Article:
U.S. Official in 1969 Denied Nukes in Post-Handover Okinawa
Tokyo, Dec. 25 (Jiji Press)--A then high-level U.S. official said in December 1969 that nuclear weapons would not be brought into Okinawa following the island's return to Japan from U.S. control, it was learned Wednesday.
The comments, thought to be made by Morton Halperin, who was in charge of Okinawa handover negotiations under National Security Adviser Henry Kissinger in the administration of U.S. President Richard Nixon, were revealed in diplomatic records made public on Wednesday. Halperin is believed to have made the assurances to Bunroku Yoshino, Japanese ambassador to the United States at the time, on Dec. 9 that year.
The assertion came after an agreement on Okinawan reversion between Nixon and Japanese Prime Minister Eisaku Sato in talks held the previous month, in which the two leaders are said to have secretly agreed to allow nuclear weapons back into Okinawa under special circumstances.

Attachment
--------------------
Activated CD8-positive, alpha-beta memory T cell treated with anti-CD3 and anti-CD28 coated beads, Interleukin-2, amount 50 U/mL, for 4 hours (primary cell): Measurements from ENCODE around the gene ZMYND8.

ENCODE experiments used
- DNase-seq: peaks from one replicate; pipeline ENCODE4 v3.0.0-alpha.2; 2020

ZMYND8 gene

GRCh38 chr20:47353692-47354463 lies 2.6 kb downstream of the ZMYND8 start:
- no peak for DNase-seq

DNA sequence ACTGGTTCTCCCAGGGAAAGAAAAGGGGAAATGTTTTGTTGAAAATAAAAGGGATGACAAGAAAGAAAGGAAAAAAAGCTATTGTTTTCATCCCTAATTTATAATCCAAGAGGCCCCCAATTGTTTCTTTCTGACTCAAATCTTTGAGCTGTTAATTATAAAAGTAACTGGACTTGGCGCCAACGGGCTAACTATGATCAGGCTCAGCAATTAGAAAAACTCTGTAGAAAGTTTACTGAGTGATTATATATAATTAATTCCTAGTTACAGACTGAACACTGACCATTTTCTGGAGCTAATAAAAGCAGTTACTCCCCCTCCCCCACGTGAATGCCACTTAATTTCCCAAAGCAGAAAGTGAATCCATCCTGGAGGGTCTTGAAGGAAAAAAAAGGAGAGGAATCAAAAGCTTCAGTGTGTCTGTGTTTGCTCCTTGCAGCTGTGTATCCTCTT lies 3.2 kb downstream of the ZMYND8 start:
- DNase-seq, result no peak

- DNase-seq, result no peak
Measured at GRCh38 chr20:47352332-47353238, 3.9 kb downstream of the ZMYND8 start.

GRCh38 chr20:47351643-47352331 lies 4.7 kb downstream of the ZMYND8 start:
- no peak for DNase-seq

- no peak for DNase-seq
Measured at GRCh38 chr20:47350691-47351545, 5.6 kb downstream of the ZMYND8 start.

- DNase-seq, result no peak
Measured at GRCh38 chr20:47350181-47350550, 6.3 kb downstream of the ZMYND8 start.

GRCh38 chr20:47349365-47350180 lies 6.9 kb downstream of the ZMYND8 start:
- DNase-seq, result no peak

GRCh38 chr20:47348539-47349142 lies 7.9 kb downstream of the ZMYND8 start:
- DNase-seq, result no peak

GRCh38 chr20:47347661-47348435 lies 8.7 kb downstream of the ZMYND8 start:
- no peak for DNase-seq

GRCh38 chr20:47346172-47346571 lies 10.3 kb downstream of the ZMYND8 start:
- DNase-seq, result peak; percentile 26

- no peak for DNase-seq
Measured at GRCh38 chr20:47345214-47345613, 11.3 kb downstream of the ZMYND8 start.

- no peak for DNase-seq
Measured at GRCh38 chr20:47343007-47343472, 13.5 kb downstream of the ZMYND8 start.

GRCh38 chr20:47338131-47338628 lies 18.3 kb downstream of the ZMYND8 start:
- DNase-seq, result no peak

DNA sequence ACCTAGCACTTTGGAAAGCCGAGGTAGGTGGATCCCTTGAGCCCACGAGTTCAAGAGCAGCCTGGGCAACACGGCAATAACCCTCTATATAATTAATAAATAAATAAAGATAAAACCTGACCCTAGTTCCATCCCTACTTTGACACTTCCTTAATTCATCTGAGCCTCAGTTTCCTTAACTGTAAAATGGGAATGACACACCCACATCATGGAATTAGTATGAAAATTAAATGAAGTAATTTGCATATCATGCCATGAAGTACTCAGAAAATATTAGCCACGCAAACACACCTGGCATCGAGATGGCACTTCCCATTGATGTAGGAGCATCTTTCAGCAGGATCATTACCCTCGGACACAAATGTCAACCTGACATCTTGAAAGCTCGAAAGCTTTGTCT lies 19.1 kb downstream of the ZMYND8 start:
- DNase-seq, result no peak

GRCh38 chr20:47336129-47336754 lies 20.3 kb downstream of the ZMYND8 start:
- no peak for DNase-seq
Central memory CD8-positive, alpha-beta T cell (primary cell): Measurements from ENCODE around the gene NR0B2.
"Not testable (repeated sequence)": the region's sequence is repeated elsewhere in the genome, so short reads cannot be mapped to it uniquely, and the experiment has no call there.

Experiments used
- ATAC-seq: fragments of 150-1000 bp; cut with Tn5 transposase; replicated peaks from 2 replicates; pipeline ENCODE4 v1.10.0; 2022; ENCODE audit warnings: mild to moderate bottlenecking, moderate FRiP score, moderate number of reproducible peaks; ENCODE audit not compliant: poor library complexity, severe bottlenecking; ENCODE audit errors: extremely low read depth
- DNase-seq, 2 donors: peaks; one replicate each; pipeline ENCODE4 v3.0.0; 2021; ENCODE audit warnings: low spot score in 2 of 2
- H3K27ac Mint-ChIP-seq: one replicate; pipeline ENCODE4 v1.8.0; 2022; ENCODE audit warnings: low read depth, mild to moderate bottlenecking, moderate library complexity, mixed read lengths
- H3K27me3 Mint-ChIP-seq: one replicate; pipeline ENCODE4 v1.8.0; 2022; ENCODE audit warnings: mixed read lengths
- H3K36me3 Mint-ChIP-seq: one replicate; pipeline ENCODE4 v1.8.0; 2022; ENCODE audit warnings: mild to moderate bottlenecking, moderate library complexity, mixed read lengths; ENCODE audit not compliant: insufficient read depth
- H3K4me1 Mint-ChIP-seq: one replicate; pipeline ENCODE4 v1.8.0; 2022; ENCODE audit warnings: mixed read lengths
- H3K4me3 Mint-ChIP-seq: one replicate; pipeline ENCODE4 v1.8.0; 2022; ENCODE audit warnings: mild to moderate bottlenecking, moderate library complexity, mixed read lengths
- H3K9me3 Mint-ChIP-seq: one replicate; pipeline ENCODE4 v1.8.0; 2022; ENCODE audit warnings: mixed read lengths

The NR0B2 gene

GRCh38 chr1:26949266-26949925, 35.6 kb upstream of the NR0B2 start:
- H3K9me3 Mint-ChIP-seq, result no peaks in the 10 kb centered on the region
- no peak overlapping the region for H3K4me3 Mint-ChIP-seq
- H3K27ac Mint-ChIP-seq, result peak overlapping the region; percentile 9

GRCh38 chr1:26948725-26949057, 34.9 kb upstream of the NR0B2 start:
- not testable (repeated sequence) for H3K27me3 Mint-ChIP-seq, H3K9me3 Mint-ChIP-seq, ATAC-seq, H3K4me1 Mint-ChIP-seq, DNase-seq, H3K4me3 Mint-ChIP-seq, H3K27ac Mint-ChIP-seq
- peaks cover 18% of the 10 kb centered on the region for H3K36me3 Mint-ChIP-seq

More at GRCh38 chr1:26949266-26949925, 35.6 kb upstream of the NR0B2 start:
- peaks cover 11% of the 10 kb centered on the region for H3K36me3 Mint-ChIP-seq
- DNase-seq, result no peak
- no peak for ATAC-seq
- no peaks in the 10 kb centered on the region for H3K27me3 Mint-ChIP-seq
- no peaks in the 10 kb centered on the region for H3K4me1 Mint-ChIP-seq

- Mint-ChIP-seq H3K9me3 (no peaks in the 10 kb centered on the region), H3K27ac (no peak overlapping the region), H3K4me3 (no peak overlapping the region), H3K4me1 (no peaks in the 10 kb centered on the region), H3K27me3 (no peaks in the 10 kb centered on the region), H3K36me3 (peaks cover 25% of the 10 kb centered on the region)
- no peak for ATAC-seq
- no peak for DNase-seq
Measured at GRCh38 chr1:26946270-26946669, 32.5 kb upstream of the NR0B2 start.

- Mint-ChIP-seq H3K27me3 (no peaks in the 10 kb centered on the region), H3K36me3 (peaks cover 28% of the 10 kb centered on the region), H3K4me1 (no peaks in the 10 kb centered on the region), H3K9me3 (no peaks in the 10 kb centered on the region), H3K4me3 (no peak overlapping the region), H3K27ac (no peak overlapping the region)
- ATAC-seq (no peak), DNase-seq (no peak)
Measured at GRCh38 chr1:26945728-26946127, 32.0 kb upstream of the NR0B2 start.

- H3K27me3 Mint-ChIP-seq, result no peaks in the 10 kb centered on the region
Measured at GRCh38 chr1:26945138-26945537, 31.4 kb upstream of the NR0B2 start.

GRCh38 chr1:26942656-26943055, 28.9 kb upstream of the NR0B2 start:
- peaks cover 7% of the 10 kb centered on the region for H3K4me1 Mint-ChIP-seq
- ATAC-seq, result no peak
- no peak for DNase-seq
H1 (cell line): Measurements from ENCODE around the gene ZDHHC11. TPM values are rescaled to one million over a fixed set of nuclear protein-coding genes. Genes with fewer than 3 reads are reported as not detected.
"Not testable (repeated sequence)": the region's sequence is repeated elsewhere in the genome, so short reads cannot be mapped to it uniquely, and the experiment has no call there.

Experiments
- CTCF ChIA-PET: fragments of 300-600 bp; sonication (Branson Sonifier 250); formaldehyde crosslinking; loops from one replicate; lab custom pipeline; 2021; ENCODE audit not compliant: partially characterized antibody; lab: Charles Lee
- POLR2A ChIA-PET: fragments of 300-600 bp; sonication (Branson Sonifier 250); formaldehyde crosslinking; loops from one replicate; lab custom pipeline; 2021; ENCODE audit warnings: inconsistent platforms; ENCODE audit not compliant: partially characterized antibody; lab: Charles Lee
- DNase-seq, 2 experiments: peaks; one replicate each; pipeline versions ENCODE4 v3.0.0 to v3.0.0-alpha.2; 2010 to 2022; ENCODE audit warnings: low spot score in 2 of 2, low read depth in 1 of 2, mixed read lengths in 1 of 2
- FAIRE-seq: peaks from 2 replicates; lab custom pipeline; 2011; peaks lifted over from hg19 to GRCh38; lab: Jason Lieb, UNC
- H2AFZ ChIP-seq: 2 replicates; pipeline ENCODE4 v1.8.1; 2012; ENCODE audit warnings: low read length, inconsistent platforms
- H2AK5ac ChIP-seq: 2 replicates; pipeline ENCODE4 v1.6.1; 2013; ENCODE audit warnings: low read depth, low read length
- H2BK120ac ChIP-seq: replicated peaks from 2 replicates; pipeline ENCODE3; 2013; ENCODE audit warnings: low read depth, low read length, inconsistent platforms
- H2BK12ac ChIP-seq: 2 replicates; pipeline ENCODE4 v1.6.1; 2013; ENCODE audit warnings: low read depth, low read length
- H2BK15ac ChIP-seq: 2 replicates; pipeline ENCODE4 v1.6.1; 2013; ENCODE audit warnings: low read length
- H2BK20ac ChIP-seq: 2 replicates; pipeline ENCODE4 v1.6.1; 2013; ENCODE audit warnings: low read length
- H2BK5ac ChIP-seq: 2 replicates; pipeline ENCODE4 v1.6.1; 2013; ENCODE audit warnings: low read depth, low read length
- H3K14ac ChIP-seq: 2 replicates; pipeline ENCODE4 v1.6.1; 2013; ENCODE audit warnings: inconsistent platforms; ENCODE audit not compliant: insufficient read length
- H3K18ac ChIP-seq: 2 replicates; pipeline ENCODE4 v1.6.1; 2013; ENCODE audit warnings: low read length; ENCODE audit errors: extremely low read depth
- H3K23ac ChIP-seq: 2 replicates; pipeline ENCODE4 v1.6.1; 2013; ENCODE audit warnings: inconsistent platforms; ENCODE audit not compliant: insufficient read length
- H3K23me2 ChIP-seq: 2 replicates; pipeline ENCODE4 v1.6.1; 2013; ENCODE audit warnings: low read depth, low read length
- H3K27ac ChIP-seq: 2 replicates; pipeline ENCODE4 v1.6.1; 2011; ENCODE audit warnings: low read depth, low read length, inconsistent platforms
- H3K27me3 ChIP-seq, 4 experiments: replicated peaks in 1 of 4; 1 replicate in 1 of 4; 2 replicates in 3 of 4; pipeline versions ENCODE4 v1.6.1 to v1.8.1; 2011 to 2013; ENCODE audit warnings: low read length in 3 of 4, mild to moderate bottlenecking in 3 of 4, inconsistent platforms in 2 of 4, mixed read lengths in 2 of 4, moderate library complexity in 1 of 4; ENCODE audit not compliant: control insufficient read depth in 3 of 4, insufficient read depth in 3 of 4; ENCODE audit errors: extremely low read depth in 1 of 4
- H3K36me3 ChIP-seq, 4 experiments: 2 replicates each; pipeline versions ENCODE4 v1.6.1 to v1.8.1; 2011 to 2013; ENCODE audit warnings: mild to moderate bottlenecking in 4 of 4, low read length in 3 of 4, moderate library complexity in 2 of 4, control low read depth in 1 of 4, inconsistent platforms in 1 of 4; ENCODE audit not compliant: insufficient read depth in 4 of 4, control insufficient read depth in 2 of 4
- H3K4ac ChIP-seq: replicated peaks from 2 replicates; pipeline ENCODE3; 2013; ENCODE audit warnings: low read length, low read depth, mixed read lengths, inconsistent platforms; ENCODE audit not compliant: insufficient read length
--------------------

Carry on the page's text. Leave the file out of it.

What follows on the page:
According to the records, the person thought to be Halperin said that the United States would not go through the trouble of bringing nuclear weapons into Okinawa and then launching the weapons in the event of an emergency necessitating a nuclear attack.
Instead, he said, B-52 strategic bombers loaded with nuclear weapons would fly directly to target sites from Guam and other U.S. territories, or UGM-27 Polaris submarine-launched ballistic missiles armed with nuclear warheads would be used.
[Copyright The Jiji Press, Ltd.]